The United States national holiday that commemorates the birth of human and civil rights leader Rev. Dr. Martin Luther King, Jr. is always a somber occasion for me. I acknowledge that I am all into my feelings today, because of today, because of the current climate of social injustice our nation is witnessing again. I'm annoyed by the sanitized and canonized branded image of MLK that is being pushed by the majority public. Folks seem to forget, or maybe they never realized how revolutionary and unwelcomed and uncelebrated and frightening Dr. King was (from 11 forgotten Martin Luther King quotes that show he was a revolutionary at Vox).

The public and yes I mean especially white people, white people very much like (or relatives of) many of the loudest proponents of "The Dream" today were the very ones who wanted to silence King and Civil Rights Protesters. My side eye is strong because I find it quite amusing that someone who can literally choose to be invisible and silent and avoid to oppression insists on schooling me (and others e.g. #BlackLivesMatter) as to how I ought to honor the man and people who fought my freedoms today. Yep.

I feel especially connected to the circumstances that brought about Dr. King's rise and assassination. I grew up in Memphis, Tennessee, and The South was still nursing wounds of racial discontent in the 1970s and 1980s.

I was raised and reared by the previous generation that participated in sit-ins, marched with King, and got arrested hundreds of times. Segregation, Jim Crow, Sit-ins, Night Raids, Marches and Battles for Freedom were the stories I heard ALL of the TIME. Like this: (link here)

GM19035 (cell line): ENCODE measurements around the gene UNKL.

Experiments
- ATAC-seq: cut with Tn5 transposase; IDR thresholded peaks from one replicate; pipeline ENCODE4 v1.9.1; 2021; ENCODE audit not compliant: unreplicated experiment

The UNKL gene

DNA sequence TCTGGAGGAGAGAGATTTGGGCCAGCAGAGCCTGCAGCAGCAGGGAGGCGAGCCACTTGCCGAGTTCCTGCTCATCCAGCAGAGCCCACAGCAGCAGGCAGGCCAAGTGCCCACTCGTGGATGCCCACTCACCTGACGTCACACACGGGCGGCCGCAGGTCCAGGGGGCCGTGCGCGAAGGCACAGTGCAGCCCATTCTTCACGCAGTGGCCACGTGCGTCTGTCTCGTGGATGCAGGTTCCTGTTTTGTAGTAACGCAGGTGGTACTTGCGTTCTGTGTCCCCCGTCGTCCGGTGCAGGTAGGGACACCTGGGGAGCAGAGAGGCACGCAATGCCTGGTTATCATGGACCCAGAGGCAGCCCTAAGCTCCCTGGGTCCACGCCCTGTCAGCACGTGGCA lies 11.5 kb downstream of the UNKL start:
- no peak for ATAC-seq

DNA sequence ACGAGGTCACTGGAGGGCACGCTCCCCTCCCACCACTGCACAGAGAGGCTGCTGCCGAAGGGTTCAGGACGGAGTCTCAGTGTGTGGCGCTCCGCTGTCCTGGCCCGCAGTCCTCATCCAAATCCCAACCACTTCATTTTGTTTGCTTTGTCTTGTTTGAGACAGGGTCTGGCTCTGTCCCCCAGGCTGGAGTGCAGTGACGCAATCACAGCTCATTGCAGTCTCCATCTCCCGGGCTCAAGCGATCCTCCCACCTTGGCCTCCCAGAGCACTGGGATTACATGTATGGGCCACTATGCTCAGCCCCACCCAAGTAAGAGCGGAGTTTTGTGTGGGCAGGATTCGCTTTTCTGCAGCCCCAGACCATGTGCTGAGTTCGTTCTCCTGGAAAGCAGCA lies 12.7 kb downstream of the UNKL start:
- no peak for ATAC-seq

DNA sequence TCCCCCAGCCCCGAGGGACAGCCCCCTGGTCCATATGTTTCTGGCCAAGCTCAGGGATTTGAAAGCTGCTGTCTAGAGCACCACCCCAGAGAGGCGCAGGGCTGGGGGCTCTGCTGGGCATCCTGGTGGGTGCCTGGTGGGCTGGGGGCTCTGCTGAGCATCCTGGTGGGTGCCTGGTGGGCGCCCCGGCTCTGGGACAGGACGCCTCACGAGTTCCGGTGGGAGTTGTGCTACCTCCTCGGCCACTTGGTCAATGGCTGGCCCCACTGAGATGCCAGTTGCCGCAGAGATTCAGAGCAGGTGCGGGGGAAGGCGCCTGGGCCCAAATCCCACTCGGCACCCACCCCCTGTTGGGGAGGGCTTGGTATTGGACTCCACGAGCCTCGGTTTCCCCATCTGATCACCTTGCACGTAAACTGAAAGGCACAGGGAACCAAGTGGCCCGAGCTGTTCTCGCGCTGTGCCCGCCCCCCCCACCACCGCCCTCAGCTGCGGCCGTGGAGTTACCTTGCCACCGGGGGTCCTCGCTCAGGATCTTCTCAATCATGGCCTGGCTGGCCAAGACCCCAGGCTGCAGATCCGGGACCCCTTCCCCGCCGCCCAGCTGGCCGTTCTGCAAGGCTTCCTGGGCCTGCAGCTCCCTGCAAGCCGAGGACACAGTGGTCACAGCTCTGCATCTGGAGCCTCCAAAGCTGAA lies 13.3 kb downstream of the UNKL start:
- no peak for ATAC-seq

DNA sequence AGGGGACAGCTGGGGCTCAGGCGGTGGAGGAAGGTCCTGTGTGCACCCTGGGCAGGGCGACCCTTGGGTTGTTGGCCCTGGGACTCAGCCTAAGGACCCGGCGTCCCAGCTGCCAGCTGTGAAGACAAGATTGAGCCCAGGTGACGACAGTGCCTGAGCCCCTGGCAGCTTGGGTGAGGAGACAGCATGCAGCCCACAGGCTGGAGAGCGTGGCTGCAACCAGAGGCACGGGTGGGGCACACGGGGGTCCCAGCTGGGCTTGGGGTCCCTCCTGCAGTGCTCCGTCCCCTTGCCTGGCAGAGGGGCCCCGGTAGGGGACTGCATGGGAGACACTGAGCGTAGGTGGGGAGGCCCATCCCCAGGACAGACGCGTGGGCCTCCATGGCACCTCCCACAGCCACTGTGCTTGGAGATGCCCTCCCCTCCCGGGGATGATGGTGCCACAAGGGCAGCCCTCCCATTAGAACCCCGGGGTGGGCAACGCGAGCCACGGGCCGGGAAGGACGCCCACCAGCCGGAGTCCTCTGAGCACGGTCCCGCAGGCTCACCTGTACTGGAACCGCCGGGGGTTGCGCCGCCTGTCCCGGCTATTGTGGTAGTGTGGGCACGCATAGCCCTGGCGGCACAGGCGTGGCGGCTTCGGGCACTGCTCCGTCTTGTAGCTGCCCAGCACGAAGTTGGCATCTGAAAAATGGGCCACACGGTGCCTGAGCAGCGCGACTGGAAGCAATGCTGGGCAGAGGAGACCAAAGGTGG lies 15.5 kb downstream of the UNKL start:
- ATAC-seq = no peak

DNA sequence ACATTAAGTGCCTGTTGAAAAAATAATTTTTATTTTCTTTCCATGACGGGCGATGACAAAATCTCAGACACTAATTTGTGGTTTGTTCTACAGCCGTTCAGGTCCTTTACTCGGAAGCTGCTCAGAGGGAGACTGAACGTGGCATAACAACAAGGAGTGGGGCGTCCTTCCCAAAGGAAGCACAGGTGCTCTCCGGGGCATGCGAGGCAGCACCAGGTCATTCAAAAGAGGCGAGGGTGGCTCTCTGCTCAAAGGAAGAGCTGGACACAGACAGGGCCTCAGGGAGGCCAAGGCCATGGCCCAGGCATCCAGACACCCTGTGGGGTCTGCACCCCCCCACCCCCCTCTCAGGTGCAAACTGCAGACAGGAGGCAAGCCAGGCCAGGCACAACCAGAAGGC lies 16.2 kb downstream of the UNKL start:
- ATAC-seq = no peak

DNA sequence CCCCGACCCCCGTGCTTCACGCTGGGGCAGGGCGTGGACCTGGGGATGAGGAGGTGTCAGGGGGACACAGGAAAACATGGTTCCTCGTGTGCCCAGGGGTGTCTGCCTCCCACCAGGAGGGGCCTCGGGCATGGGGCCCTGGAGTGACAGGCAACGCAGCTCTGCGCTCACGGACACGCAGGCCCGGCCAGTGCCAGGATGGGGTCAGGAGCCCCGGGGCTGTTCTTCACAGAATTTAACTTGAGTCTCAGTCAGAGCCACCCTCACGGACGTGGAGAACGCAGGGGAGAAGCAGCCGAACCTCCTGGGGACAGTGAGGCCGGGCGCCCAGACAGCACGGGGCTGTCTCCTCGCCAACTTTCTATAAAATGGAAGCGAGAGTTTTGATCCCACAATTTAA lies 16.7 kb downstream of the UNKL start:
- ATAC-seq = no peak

But this isn't what I wanted to spend all of my energy on today in this post. I really want to talk about Science and how Dr. King was a quiet advocate (inspiration) for #BLACKandSTEM, too. But I can't dive into the feel-good stuff because I don't want to participate in a framing of MLK day that assuages people's discomforts about the reality of American life for people of color, of poor people, and of Black people in particular. The story of Dr. King, The Trekkie/The Geek can't be shared without acknowledging the import of Black Imagery as positive and competence was typical, not exceptional. Yea. I wish I could explain how science-fiction and Afro-futurism are like salve to a wound that is constantly abused. The image of a capable, equal, IMPORTANT, non-serving Black person on a television and in particular a science-fiction one was impactful.

We credit King for this Vision and leadership for the Civil Rights Movement. However, this clip of actress Nichelle Nichols discussing her meeting with Dr. King tells me he also saw the importance of Visibility, too.